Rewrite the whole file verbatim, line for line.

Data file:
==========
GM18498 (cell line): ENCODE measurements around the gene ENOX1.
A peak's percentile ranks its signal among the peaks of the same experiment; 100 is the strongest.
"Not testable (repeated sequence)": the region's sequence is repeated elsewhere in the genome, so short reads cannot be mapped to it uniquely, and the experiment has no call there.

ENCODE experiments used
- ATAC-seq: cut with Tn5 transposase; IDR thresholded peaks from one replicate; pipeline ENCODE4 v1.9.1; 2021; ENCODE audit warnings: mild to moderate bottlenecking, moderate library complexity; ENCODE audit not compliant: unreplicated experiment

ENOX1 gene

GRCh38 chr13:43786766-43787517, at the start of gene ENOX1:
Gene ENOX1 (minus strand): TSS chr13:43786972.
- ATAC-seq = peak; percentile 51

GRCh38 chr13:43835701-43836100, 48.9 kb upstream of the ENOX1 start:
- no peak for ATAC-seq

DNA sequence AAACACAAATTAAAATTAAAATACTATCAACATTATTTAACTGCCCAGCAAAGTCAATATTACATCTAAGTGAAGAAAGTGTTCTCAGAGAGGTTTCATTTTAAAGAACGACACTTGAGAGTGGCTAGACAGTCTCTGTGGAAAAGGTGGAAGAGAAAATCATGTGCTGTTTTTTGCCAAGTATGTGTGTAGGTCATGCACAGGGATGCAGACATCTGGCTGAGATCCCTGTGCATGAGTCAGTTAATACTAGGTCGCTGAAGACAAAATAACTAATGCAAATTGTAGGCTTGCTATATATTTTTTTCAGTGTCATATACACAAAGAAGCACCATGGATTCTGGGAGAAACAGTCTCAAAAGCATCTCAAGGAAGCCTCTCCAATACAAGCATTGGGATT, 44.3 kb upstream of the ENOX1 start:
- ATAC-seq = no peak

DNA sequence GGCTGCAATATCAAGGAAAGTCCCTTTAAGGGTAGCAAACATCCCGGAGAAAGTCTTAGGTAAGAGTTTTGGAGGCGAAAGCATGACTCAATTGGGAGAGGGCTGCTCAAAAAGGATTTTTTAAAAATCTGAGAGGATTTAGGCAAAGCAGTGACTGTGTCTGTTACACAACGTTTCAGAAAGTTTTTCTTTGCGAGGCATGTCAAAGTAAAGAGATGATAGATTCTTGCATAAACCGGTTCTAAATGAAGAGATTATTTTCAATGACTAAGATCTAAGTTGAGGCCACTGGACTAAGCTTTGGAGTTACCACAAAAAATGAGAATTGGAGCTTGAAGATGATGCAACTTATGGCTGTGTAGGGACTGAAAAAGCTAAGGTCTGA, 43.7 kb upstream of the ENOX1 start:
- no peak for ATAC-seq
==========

GM18498 (cell line): ENCODE measurements around the gene ENOX1.
A peak's percentile ranks its signal among the peaks of the same experiment; 100 is the strongest.
"Not testable (repeated sequence)": the region's sequence is repeated elsewhere in the genome, so short reads cannot be mapped to it uniquely, and the experiment has no call there.

ENCODE experiments used
- ATAC-seq: cut with Tn5 transposase; IDR thresholded peaks from one replicate; pipeline ENCODE4 v1.9.1; 2021; ENCODE audit warnings: mild to moderate bottlenecking, moderate library complexity; ENCODE audit not compliant: unreplicated experiment

ENOX1 gene

GRCh38 chr13:43786766-43787517, at the start of gene ENOX1:
Gene ENOX1 (minus strand): TSS chr13:43786972.
- ATAC-seq = peak; percentile 51

GRCh38 chr13:43835701-43836100, 48.9 kb upstream of the ENOX1 start:
- no peak for ATAC-seq

DNA sequence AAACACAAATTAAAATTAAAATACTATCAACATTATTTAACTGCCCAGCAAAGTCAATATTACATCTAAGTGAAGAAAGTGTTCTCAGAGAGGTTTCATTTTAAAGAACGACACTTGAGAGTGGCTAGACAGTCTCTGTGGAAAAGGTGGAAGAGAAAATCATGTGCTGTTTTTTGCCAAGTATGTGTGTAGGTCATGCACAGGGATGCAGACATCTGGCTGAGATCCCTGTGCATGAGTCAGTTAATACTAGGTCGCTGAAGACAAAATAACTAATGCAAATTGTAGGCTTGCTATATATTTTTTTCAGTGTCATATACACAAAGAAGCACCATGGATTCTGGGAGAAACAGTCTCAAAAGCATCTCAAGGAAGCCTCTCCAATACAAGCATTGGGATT, 44.3 kb upstream of the ENOX1 start:
- ATAC-seq = no peak

DNA sequence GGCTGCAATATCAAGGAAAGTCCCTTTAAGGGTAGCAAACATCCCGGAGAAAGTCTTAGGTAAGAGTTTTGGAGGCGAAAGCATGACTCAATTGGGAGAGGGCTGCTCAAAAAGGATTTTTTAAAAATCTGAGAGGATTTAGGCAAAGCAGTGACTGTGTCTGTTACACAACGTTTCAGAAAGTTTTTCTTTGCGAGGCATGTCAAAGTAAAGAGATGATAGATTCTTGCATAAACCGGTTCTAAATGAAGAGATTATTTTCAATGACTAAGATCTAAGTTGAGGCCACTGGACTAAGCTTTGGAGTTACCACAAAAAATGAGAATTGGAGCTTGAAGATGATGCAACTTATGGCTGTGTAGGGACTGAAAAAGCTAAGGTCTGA, 43.7 kb upstream of the ENOX1 start:
- no peak for ATAC-seq